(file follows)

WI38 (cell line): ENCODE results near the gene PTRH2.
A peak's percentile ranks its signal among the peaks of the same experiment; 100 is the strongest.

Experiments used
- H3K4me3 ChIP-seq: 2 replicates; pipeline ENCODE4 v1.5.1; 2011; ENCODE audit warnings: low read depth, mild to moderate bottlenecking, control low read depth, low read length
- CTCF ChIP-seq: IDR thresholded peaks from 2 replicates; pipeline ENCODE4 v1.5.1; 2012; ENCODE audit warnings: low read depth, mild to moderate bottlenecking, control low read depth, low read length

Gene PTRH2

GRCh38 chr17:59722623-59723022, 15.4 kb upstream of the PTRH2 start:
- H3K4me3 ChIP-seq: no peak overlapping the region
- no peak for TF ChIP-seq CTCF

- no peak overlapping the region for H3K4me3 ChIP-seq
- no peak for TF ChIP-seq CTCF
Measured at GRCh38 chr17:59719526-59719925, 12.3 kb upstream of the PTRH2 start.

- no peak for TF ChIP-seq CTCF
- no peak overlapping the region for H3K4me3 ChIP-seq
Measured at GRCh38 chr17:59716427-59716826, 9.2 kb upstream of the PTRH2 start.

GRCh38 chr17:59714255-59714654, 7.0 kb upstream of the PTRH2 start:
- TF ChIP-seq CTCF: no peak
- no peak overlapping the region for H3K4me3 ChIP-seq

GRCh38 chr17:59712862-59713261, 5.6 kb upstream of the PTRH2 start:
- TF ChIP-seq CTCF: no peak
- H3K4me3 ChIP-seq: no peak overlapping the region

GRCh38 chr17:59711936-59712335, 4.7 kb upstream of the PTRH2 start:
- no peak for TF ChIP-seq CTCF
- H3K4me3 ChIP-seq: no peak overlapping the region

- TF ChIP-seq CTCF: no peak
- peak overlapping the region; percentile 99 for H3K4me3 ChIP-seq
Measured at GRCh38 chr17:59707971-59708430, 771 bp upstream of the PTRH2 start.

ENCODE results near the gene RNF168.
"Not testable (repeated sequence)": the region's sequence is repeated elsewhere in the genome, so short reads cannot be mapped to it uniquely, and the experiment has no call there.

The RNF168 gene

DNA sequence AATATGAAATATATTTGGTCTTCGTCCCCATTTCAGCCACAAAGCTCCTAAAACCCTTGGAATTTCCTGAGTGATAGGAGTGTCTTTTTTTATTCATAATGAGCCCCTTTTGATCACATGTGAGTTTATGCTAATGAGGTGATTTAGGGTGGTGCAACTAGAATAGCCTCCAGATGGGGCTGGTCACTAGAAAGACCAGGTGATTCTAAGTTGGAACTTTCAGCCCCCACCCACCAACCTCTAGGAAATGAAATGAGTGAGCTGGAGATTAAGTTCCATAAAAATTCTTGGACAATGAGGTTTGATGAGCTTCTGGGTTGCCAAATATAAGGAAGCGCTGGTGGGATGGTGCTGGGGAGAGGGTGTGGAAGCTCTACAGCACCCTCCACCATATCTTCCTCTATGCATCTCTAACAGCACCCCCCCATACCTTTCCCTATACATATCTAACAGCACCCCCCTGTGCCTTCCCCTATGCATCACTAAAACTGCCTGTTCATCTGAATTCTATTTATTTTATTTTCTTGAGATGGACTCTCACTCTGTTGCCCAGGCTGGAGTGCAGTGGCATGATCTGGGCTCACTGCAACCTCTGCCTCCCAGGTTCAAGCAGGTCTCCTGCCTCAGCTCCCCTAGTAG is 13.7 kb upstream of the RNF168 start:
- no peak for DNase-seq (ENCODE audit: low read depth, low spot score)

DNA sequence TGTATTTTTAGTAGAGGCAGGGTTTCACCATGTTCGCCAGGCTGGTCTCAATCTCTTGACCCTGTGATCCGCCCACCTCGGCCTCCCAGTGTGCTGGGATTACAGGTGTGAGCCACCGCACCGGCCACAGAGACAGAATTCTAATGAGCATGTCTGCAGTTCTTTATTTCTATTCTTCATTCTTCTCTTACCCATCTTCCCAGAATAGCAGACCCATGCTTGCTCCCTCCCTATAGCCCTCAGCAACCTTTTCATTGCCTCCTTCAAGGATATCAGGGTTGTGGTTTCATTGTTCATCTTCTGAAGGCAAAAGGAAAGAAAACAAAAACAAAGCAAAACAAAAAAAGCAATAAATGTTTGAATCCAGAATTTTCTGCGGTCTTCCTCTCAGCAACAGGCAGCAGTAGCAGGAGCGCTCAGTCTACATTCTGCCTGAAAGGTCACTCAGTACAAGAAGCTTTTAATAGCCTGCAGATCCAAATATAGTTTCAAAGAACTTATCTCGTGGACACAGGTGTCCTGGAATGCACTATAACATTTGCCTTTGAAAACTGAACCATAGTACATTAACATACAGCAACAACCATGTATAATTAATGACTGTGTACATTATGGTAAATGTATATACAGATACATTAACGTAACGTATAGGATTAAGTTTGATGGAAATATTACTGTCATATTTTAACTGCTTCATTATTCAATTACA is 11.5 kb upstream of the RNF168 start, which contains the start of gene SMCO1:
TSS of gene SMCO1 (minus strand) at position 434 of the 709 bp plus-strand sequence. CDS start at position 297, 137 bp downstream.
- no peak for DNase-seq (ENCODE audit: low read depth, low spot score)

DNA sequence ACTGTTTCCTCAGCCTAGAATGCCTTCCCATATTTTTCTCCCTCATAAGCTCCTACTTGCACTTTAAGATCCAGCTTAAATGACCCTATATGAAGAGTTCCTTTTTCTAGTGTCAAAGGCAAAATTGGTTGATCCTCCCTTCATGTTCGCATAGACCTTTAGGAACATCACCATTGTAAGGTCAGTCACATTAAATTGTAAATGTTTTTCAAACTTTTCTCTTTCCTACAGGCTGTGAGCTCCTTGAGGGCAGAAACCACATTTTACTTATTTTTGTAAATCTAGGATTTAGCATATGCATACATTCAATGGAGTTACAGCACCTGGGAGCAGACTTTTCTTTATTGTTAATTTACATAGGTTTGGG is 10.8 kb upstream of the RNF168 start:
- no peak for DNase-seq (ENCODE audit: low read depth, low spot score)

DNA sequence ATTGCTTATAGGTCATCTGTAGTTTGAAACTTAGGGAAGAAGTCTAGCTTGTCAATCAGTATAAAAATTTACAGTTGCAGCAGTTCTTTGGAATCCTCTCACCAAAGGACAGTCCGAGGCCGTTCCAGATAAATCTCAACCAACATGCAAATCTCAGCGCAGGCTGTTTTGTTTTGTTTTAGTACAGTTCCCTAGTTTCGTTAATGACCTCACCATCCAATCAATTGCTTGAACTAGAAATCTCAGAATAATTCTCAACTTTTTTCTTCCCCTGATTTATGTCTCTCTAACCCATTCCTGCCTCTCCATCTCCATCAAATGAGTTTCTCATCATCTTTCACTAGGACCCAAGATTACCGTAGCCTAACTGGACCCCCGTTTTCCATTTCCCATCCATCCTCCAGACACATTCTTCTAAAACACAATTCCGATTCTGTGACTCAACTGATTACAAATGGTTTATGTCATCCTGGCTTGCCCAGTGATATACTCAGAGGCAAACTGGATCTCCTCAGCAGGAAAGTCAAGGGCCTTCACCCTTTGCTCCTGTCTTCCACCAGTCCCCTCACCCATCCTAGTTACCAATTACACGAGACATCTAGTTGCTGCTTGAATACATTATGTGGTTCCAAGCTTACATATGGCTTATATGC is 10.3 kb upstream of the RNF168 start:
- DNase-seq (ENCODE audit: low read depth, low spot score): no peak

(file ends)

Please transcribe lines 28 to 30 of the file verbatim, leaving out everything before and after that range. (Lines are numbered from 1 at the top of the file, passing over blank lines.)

ENCODE results near the gene RNF168.
"Not testable (repeated sequence)": the region's sequence is repeated elsewhere in the genome, so short reads cannot be mapped to it uniquely, and the experiment has no call there.

The RNF168 gene